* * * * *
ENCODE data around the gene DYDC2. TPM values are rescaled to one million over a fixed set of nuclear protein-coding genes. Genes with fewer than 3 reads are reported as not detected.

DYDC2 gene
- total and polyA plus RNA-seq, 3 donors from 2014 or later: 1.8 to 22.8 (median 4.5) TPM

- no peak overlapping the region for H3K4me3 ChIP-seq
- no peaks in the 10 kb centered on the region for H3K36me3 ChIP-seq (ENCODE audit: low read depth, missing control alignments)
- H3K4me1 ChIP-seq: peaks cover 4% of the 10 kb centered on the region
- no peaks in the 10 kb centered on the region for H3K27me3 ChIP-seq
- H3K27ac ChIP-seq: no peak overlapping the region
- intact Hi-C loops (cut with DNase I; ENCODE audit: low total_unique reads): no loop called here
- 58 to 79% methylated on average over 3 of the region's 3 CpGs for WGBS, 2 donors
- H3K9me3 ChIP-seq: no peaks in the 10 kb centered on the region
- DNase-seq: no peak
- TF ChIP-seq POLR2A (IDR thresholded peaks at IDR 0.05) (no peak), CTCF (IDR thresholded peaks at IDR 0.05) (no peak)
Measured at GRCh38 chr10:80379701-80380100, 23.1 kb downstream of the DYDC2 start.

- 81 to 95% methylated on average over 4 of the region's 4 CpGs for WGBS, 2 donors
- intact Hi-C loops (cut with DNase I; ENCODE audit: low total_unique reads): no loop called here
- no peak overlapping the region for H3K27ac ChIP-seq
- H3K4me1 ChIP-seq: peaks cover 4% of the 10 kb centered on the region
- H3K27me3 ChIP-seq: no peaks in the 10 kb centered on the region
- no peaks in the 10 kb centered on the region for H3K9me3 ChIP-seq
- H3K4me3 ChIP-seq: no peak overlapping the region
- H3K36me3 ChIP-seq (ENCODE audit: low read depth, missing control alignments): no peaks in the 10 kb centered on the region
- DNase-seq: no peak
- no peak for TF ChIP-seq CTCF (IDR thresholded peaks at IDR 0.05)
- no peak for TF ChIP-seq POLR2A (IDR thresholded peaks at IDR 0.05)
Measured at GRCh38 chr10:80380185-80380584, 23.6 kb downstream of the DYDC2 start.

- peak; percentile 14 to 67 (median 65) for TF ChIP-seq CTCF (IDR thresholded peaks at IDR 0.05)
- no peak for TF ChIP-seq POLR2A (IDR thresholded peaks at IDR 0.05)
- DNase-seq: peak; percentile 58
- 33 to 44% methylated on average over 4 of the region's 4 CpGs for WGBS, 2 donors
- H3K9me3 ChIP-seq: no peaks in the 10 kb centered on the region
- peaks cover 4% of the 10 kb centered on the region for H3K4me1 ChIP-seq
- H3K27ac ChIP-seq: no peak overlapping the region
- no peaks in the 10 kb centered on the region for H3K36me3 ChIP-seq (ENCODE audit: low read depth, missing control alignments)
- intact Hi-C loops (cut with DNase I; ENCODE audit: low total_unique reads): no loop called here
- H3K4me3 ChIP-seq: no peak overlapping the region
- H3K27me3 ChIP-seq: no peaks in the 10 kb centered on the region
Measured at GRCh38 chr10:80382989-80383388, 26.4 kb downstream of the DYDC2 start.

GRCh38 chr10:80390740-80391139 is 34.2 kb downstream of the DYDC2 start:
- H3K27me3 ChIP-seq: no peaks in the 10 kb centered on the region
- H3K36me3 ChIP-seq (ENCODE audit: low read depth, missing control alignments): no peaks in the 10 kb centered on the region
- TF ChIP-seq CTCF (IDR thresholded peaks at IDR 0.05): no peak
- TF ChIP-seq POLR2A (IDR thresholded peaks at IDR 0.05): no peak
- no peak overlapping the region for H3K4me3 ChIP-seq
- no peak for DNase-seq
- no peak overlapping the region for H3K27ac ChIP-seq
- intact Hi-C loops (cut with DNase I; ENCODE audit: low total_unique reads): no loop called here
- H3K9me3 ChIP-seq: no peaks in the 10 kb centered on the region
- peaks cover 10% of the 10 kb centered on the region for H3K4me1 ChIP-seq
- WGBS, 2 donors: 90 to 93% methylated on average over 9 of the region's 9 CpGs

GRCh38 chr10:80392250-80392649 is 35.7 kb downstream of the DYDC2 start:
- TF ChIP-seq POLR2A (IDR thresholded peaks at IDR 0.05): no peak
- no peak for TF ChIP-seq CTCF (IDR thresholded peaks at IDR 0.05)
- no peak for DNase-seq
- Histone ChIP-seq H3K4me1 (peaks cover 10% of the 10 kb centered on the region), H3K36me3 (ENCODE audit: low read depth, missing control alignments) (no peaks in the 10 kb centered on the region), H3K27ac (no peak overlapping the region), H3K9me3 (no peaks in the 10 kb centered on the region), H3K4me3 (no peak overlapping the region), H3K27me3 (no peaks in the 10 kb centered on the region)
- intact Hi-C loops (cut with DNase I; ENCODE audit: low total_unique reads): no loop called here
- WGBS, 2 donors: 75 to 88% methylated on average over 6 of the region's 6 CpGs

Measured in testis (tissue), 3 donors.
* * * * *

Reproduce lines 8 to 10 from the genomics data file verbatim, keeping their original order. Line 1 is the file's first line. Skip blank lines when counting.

- H3K27ac ChIP-seq: no peak overlapping the region
- intact Hi-C loops (cut with DNase I; ENCODE audit: low total_unique reads): no loop called here
- 58 to 79% methylated on average over 3 of the region's 3 CpGs for WGBS, 2 donors